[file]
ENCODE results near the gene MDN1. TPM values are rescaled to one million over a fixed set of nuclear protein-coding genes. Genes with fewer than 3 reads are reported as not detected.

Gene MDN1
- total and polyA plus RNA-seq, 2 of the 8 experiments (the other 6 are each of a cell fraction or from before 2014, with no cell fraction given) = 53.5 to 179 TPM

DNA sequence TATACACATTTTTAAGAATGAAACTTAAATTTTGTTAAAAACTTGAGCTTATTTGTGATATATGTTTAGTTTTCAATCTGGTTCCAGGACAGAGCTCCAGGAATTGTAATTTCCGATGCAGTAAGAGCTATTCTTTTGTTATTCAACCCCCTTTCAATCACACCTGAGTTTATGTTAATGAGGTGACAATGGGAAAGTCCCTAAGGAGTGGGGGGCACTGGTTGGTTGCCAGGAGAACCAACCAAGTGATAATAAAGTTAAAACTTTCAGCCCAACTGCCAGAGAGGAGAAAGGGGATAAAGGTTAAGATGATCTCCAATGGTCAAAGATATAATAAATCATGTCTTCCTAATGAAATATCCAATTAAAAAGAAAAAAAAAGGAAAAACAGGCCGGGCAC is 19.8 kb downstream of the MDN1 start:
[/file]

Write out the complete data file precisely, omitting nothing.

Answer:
ENCODE results near the gene MDN1. TPM values are rescaled to one million over a fixed set of nuclear protein-coding genes. Genes with fewer than 3 reads are reported as not detected.

Gene MDN1
- total and polyA plus RNA-seq, 2 of the 8 experiments (the other 6 are each of a cell fraction or from before 2014, with no cell fraction given) = 53.5 to 179 TPM

DNA sequence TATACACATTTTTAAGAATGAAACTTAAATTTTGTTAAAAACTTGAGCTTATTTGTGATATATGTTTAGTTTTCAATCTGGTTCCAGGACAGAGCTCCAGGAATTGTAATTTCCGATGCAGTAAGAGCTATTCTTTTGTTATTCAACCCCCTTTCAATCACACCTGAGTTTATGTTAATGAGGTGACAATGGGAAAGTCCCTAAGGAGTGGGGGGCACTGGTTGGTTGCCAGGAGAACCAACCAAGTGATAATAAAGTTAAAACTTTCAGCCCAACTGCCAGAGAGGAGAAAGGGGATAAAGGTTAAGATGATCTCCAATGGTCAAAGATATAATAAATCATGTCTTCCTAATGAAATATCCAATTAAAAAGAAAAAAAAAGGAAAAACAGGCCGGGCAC is 19.8 kb downstream of the MDN1 start: